State Senate Toughens WA DUI Laws, Currently Weakest in U.S.
We will see if the State House tries to curtail this latest attempt to strengthen our state's DUI laws. For the sixth straight year, the GOP controlled State Senate this week voted 41-0 to make a significant change to DUI laws. The past five legislative sessions, the Democrat-controlled House declined to even bring it to the floor for a vote, so it didn't even pass.
How are our laws weaker than all states? In Washington state, you have to get FIVE DUI misdemeanor convictions before you will automatically be charged with a felony. The Senate voted to change that so the fourth conviction is automatically a felony, with much more severe consequences. In fact, legislators said our DUI laws are THE weakest in the U.S.
Senator Mike Padden (R-Spokane) led the effort and said this about his legislation:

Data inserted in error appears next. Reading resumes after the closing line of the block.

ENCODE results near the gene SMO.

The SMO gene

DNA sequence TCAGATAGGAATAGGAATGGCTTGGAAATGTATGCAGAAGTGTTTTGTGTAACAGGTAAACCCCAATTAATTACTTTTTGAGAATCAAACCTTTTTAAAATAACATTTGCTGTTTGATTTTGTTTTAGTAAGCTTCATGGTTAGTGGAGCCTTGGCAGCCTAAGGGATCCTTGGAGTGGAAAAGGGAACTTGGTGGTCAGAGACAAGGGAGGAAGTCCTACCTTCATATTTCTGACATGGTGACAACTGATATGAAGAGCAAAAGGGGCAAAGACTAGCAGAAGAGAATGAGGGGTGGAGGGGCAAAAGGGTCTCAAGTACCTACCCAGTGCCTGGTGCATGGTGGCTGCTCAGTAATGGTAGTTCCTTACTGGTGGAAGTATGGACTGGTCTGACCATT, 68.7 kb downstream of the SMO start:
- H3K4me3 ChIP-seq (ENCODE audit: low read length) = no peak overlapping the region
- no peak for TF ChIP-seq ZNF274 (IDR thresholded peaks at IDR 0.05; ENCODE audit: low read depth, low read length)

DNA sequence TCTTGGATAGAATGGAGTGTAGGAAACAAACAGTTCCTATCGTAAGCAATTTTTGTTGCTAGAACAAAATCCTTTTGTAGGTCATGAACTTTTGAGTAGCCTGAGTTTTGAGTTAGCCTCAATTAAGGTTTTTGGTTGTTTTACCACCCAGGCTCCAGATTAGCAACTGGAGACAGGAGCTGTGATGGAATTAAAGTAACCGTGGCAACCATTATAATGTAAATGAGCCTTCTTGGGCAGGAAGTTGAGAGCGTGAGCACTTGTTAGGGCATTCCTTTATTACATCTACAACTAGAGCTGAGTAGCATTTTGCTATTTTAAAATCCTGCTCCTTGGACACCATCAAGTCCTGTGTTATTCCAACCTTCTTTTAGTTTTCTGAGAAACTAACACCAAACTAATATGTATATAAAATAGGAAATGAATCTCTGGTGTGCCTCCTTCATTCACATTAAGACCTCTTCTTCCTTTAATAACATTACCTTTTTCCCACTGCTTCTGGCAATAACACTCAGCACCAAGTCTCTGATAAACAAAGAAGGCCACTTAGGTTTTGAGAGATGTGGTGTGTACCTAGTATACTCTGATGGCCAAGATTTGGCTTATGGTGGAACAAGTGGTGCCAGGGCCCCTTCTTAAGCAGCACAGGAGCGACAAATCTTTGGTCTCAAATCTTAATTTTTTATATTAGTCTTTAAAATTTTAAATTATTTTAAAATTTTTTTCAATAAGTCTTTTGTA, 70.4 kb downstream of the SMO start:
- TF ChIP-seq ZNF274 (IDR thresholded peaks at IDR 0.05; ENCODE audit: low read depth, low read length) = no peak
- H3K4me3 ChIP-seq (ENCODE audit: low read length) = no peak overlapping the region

“This bill makes it easier to put these drivers behind bars for longer terms. We need to think about the families of victims who come before us every year and ask that we do something to reduce this tragic and unnecessary crime. This year, we hope House leaders will join with us and recognize the importance of getting these drivers off the road.”
Gov. Inslee agrees, and has already stated he will sign the bill if it passes the legislature and crosses his desk.
According to Senate leaders, a person who receives that fourth DUI, and has NO other prior convictions of any sort, would be looking at a jail sentence of anywhere from 7 to 13 years under this new law. State officials say it would add about 192 superior court case trials each year if the new law passes.
No explanation was given as to why the House refused to even vote on such a measure, especially five years in a row. That flies in the face of the state's Project Zero, which is trying to reduce the number of traffic fatalities to -0- by the year 2020.